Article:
At "Shad Plankings" of yore, Virginia's Democratic machine would hunker down over beer and shad – the oily, bony fish that is nailed to planks and smoked here in tiny Wakefield, Va., on the third Wednesday in April, rain or shine – and make political kings in the Old Dominion.
Sixty-four years into one of Virginia's oldest political traditions, however, the few Democrats in attendance end up in camouflage.
The absence of Democrats from this year's Planking – and the keynote speech from likely GOP Senate candidate George Allen, a former Virginia governor – sheds some light on the challenges for both candidates in this tight race as they head into the campaign's summer slog.
Darryl Merchant, a Democrat, sported a windbreaker spotted with stickers from conservatives such as state delegate Bob Marshall (R), who during this year's session of the Virginia General Assembly introduced a controversial "personhood" bill defining life as beginning at the moment of conception. In his hand: a plastic cup of beer bearing the logo of Republican Lt. Gov. Bill Bolling.
The reason: At Shad Planking, your $25 entrance fee buys a heaping plate of shad, fried whiting, baked beans, coleslaw, and a cup of sweet tea. But the political candidates themselves dispense the free beer and spirits. So if Mr. Merchant, a resident of Fort Royal, Va., who fondly recalls Planking appearances by Democratic figures such former US Sen. Chuck Robb and former Gov. Douglas Wilder, wants stronger libation, he's got to go undercover.
"Where are the Democrats at?" he asks. "I'm going to set up my own booth."
Democrats "started this ... thing," he says. "Why isn't he here? He should have his bus here. He should have everything here.... [Democrats are] not here because he's not here."
For Kaine, the political calculation was that a day stumping with war veterans and women voters in densely populated Hampton Roads and a suburb of Richmond was worth far more than an afternoon among a largely unsympathetic crowd, where few votes are to be had. In a race likely to come down to a razor-thin margin of victory, a day with key constituencies trumps a pilgrimage to the Planking.
"Not too many people in northern Virginia are wondering what is happening at the Shad Planking," says Bob Holsworth, a government consultant who has headed commissions and groups for Virginia governors of both parties dating back to Gov. Douglas Wilder (D) in the early 1990s. "You're not going to see tons of women.... It's a Virginia of a different era than we have now."
In Wakefield (pop. 955), the accents are frequently as thick as the smoke drifting from the shad smokehouse, where several dozen workers prep the fish. The gathering is almost entirely white, and the scene, about an hour southeast of Richmond, is backwoodsy, held amid a clearing in the pine trees. Supporters of libertarian presidential hopeful Ron Paul park their cars and turn down stickers for local US Rep. Randy Forbes (R), who has a 13-year-old supporter holding a goat named Rambo at the event's entrance. Both goat and boy are wearing Forbes for Congress T-shirts.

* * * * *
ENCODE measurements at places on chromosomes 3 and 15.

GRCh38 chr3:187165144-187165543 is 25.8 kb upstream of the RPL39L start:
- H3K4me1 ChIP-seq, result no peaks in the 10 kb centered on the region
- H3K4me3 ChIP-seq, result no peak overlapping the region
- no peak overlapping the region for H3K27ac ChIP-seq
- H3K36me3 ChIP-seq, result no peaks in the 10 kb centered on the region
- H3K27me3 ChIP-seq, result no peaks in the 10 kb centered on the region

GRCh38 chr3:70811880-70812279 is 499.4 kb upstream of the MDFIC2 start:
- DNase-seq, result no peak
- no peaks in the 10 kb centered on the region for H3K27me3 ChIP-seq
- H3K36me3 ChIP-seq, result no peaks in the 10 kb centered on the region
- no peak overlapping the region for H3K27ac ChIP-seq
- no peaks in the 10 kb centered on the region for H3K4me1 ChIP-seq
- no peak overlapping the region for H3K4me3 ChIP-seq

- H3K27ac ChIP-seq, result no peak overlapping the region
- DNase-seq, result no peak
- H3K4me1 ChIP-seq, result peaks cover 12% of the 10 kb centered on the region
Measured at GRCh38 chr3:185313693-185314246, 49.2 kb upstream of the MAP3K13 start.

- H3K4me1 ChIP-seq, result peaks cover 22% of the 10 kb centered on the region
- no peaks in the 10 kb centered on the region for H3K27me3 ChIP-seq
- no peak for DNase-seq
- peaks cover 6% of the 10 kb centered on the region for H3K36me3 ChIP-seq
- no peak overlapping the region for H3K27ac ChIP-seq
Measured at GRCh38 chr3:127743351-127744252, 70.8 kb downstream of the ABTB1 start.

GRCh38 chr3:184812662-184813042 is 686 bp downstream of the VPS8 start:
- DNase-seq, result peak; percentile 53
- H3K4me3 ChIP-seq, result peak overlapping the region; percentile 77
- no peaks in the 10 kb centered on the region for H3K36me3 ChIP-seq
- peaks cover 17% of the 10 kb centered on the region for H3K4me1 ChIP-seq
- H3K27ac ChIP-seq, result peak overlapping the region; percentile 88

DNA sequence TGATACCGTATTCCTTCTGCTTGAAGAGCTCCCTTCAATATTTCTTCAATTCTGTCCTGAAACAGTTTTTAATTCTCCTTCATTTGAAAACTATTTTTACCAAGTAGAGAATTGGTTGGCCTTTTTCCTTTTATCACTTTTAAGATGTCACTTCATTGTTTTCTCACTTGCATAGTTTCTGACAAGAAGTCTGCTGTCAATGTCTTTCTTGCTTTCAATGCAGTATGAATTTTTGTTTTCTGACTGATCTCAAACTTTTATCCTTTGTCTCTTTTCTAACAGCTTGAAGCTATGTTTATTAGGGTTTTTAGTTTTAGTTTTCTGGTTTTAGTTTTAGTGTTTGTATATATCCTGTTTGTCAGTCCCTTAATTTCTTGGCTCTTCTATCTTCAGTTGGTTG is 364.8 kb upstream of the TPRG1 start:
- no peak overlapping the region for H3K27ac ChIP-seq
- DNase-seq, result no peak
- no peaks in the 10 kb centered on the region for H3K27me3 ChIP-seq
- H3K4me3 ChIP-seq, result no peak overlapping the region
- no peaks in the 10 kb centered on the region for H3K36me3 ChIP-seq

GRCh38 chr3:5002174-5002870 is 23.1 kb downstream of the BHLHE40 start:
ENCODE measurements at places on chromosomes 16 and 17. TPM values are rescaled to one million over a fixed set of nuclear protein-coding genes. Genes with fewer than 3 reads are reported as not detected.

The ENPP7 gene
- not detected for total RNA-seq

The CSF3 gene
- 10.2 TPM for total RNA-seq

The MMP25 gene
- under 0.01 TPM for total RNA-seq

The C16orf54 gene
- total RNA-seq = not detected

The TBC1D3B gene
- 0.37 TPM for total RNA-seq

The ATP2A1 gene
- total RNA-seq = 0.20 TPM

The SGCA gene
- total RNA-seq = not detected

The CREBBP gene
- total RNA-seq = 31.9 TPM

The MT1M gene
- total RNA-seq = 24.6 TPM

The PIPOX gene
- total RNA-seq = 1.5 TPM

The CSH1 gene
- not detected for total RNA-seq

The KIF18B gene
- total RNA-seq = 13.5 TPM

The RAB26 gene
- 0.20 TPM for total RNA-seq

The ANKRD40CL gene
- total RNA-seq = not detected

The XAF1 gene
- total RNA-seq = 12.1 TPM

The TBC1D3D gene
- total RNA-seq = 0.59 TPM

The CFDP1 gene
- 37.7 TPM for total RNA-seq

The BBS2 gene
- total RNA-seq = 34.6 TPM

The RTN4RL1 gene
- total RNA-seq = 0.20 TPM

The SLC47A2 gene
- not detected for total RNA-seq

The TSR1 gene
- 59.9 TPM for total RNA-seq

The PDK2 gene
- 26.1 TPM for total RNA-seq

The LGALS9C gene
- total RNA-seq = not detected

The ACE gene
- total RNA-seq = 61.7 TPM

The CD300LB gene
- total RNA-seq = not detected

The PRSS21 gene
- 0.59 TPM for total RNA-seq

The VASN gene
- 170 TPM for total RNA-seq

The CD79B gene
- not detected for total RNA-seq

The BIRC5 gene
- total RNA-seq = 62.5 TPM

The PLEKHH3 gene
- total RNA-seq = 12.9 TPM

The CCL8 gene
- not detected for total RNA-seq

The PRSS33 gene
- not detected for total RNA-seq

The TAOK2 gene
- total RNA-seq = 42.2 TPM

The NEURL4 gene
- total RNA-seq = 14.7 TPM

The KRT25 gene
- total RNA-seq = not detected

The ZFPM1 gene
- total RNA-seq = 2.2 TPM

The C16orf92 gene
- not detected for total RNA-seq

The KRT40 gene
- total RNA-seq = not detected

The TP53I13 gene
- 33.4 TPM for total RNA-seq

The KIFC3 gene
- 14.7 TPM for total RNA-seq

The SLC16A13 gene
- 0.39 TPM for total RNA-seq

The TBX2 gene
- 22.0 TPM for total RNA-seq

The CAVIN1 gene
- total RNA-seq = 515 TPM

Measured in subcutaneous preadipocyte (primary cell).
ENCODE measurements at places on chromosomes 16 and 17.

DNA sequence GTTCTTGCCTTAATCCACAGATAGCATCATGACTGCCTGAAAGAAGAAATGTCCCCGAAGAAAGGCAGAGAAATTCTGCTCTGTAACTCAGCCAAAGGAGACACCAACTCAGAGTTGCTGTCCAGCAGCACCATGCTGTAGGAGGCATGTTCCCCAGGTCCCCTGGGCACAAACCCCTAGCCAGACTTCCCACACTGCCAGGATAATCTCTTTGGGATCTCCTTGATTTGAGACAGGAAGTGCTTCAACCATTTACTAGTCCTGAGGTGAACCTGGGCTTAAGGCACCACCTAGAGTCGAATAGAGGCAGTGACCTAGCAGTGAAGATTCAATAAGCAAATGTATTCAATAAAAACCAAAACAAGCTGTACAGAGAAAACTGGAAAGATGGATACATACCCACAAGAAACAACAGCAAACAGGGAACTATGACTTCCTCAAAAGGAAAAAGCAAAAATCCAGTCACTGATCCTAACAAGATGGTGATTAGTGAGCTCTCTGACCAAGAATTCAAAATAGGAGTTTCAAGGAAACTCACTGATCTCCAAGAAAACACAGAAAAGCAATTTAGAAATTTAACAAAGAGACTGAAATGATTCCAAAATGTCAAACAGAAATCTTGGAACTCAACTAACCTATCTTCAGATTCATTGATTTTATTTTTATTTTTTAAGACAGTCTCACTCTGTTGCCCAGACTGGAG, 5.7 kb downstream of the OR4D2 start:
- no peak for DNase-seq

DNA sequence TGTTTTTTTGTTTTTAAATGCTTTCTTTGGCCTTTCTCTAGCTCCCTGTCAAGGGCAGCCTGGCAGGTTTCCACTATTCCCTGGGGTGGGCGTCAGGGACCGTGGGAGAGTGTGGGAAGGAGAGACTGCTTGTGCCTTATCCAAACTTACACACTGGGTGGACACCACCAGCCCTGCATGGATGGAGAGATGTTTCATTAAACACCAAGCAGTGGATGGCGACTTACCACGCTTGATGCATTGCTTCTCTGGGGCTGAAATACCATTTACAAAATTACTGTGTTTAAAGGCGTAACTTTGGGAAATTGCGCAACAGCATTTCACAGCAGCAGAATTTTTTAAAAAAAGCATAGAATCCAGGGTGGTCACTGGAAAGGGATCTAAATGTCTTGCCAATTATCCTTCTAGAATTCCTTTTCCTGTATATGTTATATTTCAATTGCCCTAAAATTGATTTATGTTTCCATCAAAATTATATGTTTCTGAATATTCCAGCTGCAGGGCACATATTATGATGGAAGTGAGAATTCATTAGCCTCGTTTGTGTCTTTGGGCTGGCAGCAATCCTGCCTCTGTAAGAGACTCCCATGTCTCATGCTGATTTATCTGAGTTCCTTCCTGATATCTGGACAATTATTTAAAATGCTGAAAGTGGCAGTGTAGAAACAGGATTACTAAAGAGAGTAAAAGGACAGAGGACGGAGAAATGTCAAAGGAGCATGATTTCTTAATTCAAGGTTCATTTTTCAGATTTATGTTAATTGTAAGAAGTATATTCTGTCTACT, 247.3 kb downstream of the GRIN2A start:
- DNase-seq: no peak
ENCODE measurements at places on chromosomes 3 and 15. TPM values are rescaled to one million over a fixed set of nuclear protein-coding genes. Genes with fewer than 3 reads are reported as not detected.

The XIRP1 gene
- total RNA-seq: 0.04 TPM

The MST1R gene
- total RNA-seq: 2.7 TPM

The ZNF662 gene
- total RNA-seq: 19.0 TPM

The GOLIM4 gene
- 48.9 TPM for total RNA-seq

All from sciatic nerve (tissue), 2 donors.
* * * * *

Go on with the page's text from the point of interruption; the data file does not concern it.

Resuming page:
Several attendees bring cigars to light up in the open air. About as many pack sidearms on their hips.
But where Democrats see little to gain, Republicans have a different game. Planking attendees "are people who are politically involved," says Bob Denton, a communications professor at Virginia Tech in Blacksburg, Va., and a longtime state politics commentator. "It might be a way to activate your base a little bit."
Enter George Allen. Mr. Allen gave the keynote address at the Shad Planking, sounding themes he hits often: his economic record as Virginia's governor, the need for more domestic energy production to beat back higher gasoline prices, and the nefariousness of President Obama's health-care law.
What he didn't mention was his time in the US Senate, where Allen's critics on the left (Kaine) and on the right (tea party partisans) tie him to the expansion of government spending under President George W. Bush.
"George had his chance," says Dan Corrier of Mechanicsville, Va., a working-class city just outside of Richmond. "He had six years to do something, and all he did was put his foot in his mouth."
Amid such concerns, Allen set out to put his skills as a retail politician to work firming up his base. While Allen is the favorite to win the Republican Senate primary, there are still people like Mr. Corrier, who wore a sticker promoting long-shot GOP Senate candidates and tea partyer Jamie Radtke, that Allen will need come November.
Wakefield Mayor C. Winston Britt, though, says he's attended the Planking for 26 years, and that although the candidates come and go, some things simply don't change.
The planking is the "same as it ever was," says Mr. Britt, with a twinkle. "Politicians come down here and tell lies."